Back with a flourish Music: Pianist Tomsic, a rising star here in the '50s, finds her career rekindled in the States.

October 22, 1997|By M. Dion Thompson | M. Dion Thompson,SUN STAFF

For 30 years, Dubravka Tomsic was lost to American audiences.

A one-time prodigy and rising star of the classical piano, she left here in 1959 and went home to what was then Yugoslavia, leaving behind rave reviews and accolades from the legendary Artur Rubinstein.

She never stopped working. She gave thousands of recitals and orchestra performances, played everywhere it seems, except here.

"There were periods of time when I played almost every day with only a few breaks, and I was traveling all over Europe," says Tomsic, who will give a solo recital Sunday evening at Johns Hopkins University. "It was really quite strenuous."

Then the unexpected happened, an invitation for a recital at Rhode Island's Newport Music Festival in 1989. She was such a hit that organizers invited her back the next year. In 1994, performances with Seiji Ozawa and the Boston Symphony Orchestra brought wider acclaim. Recitals in Los Angeles, San Francisco, Chicago and other cities followed.

Soon critics were comparing her to great artists of the classical piano like Maurizio Pollini, Artur Schnabel and Guiomar Novaes. Her recordings began to appear on small labels tucked in the $2.99 bargain bin at Circuit City, or the reduced price rack at other stores. Eight years after Newport, she has a second American career.

"This I didn't expect," she says of the quirk of fate that finds her, at 57, touring America. "I love the States. It's like my second country."

Her current 2 1/2 -week tour began with a full day of jet planes, transfers and layovers -- Slovenia to Frankfurt to Chicago, to Louisville, Ky., where last week she played Brahms' First Piano Concerto.

She fell in love with the piano as a 4-year-old picking out folk songs her mother sang to her. Though her mother didn't want her to pursue the piano, Tomsic's exceptional talent and desire became apparent to everyone.

"I started to study. I wanted more and more," says Tomsic, who later had to chose between the piano and the violin. "I said definitely it was piano because it was like an orchestra."

That sense of orchestral possibility, of tone and color will be in full display at Shriver Hall, where the program begins with the classical style of Mozart's D minor Fantasia and ends with the extreme emotions contained in Chopin's four ballades. In between there will be Brahms' meditative rhapsodies and selections from Ravel's "Miroirs."

The recital is Tomsic's second in Maryland. Last summer she played at the International William Kapell Piano Competition and Piano Festival in College Park. Her technical mastery allowed her to sail through Beethoven's "Waldstein" Sonata at a breath-taking pace. But what was most impressive was the mind at work.

For Tomsic, technique is merely a means to an end. She says Rubinstein impressed upon her the need "not just to play brilliant with immaculate technique." The great master wanted poetry. He wanted her to investigate "the character of the piece, the form," she says.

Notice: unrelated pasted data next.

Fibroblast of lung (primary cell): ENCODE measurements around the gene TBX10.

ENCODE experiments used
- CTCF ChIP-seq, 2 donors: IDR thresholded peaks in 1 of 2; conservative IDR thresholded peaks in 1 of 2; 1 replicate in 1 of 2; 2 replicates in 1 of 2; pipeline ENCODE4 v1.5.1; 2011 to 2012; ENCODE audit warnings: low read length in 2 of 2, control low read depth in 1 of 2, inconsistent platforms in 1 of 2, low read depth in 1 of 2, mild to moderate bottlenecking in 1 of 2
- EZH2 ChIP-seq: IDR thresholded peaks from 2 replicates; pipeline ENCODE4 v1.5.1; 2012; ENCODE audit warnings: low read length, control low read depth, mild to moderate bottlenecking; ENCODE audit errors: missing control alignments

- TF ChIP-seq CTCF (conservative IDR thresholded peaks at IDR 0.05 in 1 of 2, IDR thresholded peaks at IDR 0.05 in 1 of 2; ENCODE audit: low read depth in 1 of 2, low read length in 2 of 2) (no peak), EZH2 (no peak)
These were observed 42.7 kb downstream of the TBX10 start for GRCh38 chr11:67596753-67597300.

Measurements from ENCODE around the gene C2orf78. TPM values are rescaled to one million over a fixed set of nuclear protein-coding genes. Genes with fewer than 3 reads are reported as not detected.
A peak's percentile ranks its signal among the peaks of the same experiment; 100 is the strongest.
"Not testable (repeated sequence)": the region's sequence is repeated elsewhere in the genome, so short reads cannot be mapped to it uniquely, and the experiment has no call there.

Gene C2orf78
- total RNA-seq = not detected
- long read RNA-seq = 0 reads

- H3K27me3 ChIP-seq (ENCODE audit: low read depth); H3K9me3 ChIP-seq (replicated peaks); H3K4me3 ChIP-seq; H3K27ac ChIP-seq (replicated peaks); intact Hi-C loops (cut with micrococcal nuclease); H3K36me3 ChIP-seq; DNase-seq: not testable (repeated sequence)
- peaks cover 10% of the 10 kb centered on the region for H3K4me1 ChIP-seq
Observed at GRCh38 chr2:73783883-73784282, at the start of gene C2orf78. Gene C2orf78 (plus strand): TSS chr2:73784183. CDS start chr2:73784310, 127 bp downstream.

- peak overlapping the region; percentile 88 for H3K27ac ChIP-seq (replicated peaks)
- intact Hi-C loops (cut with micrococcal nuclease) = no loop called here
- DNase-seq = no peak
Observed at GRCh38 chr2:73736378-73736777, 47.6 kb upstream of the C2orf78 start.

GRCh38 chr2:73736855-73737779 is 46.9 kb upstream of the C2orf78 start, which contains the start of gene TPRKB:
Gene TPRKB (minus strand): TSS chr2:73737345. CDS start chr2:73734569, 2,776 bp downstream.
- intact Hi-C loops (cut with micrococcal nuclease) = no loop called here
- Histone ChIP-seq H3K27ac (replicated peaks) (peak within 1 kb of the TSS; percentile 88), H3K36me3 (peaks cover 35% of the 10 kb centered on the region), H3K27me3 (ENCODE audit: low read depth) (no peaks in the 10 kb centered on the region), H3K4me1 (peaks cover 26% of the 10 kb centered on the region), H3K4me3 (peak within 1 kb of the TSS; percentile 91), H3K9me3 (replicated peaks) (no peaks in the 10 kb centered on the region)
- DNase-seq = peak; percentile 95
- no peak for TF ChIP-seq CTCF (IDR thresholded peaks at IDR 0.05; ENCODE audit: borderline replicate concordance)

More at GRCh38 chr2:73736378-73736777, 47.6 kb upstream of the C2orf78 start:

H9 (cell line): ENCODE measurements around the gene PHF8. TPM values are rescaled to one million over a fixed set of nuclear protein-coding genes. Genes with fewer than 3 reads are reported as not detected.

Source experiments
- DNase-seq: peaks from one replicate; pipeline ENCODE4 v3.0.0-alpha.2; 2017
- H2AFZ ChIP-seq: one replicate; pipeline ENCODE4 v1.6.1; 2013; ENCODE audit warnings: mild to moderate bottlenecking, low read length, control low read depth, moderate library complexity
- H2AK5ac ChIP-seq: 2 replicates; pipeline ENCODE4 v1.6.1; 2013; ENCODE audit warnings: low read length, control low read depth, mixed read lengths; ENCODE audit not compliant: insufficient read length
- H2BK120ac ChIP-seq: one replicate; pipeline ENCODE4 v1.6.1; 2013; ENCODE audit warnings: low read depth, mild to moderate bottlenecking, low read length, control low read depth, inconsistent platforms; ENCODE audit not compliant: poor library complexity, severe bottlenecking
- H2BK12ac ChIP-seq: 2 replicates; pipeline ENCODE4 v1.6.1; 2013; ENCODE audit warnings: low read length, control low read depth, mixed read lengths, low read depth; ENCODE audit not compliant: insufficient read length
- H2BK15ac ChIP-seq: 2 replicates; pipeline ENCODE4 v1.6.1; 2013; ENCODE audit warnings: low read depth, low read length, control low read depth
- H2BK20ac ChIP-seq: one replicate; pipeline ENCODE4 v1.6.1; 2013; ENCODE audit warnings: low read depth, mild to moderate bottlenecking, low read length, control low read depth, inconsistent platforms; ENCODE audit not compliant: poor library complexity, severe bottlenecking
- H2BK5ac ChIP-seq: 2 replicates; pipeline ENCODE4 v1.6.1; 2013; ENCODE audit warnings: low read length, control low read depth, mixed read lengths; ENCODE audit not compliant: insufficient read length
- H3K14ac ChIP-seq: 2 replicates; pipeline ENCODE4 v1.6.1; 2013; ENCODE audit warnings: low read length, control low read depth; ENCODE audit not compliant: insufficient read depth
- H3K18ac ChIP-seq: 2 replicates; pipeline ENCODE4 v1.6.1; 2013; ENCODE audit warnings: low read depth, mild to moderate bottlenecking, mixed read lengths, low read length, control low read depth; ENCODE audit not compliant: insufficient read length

"He would not play for me that I would copy him," she says. "But I would play for him and we would discuss why I was playing this way and not the other way. He wanted me to find out for myself."

They met in New York City where Tomsic's father, a professor of international law, had come on a Rockefeller fellowship.

Tomsic enrolled at Juilliard. It was there she heard Rubinstein's recordings of Chopin.

Rubinstein heard her at a Town Hall recital in 1954 when she was 14. She later played for him, but he waited years before offering to teach her. Still, she became his adoring fan, showing up backstage at Carnegie Hall, bearing the gift of a single flower.

"I went to all of his concerts, even if I stood," says Tomsic. "I wouldn't even have a dinner. I just wanted to hear his playing."

In 1957, with her money running out and her return to Yugoslavia imminent, Rubinstein intervened. Marshall Tito offered to pay for her studies -- if Rubinstein took her on as a student. They worked together for two years, and in that short time the great master prepared her to go on alone.

"He always said: 'I'm not a teacher. I don't like the word teacher,' " she says. "He said he liked to help talent, to bring out the talent and the personality."

Tomsic, who now teaches at the Academy of Music in Ljubljana, echoes those same sentiments when discussing her students. She says she strives to bring out their personalities and build their confidence so they can continue to develop without a teacher's guiding hand.

"You have many young artists, but they just work with teachers without ending," says Tomsic, who is married to the composer Alojs Srebotnjak and has a son. "They just fly like a butterfly from one flower to another."

Her contact with younger players is not limited to teaching. Earlier this year, she helped judge the Van Cliburn International Piano Competition in Fort Worth, Texas. It was a tough assignment for Tomsic, who doesn't particularly like competitions.

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